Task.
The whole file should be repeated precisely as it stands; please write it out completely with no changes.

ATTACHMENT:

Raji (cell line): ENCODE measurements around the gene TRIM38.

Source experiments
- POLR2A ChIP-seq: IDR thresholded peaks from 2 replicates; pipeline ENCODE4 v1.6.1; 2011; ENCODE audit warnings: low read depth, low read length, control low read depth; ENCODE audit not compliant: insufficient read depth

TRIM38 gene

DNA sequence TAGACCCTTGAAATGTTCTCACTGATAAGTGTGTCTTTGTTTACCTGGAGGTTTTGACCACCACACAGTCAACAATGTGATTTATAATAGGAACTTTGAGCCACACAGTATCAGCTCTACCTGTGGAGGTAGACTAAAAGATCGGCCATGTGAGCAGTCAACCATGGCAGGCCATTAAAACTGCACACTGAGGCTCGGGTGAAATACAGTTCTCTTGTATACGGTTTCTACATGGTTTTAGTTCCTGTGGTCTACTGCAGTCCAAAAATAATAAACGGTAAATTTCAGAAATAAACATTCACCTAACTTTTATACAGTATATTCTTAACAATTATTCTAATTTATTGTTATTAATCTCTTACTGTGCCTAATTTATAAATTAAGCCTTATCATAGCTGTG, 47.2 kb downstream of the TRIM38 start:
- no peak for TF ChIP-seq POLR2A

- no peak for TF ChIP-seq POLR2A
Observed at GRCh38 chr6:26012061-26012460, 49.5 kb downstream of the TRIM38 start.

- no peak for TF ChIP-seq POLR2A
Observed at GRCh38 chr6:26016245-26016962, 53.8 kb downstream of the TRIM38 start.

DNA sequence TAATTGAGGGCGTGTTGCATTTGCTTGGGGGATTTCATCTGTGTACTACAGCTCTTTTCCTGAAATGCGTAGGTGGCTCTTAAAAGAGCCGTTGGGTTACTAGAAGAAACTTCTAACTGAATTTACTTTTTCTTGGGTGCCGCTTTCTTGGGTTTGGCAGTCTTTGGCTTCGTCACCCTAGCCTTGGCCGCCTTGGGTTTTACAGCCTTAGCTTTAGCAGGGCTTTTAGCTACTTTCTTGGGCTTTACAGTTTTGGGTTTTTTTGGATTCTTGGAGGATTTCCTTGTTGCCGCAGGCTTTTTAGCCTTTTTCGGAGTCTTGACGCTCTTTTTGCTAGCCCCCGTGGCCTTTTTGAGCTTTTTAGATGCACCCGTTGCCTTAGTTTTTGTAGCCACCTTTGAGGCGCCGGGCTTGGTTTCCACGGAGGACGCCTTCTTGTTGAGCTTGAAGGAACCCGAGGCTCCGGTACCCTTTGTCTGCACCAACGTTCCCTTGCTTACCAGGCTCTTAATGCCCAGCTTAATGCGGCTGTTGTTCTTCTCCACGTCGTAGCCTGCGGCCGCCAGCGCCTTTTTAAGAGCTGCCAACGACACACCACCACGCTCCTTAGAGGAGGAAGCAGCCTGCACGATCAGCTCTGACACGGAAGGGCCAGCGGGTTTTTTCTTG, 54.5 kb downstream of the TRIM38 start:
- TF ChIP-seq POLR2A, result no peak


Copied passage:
Raji (cell line): ENCODE measurements around the gene TRIM38.

Source experiments
- POLR2A ChIP-seq: IDR thresholded peaks from 2 replicates; pipeline ENCODE4 v1.6.1; 2011; ENCODE audit warnings: low read depth, low read length, control low read depth; ENCODE audit not compliant: insufficient read depth

TRIM38 gene

DNA sequence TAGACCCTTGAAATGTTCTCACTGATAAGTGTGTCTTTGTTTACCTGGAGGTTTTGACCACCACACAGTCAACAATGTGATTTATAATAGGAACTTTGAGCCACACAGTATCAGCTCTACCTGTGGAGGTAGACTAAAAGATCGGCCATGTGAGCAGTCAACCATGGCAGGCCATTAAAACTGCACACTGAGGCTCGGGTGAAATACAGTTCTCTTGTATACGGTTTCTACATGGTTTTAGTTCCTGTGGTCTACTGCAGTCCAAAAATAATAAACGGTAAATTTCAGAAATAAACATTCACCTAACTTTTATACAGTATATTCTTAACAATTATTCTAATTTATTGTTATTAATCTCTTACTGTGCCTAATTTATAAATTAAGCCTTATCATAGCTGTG, 47.2 kb downstream of the TRIM38 start:
- no peak for TF ChIP-seq POLR2A

- no peak for TF ChIP-seq POLR2A
Observed at GRCh38 chr6:26012061-26012460, 49.5 kb downstream of the TRIM38 start.

- no peak for TF ChIP-seq POLR2A
Observed at GRCh38 chr6:26016245-26016962, 53.8 kb downstream of the TRIM38 start.

DNA sequence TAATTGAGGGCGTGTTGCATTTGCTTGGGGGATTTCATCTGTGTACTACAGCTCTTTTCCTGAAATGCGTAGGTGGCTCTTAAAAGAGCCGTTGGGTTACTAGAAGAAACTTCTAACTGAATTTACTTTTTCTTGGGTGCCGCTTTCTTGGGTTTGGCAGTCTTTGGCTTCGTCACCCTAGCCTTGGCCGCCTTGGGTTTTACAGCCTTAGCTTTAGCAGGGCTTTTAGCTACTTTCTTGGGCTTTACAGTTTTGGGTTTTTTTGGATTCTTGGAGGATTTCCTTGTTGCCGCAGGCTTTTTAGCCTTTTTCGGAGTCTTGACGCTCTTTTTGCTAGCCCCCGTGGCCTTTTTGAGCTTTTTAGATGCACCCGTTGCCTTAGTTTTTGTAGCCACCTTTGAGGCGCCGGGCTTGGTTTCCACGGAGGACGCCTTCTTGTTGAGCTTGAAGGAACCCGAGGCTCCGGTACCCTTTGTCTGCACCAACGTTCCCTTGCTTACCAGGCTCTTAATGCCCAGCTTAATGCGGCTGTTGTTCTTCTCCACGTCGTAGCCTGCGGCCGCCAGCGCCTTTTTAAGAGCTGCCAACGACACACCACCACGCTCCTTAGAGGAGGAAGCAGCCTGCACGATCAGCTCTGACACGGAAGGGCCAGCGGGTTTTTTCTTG, 54.5 kb downstream of the TRIM38 start:
- TF ChIP-seq POLR2A, result no peak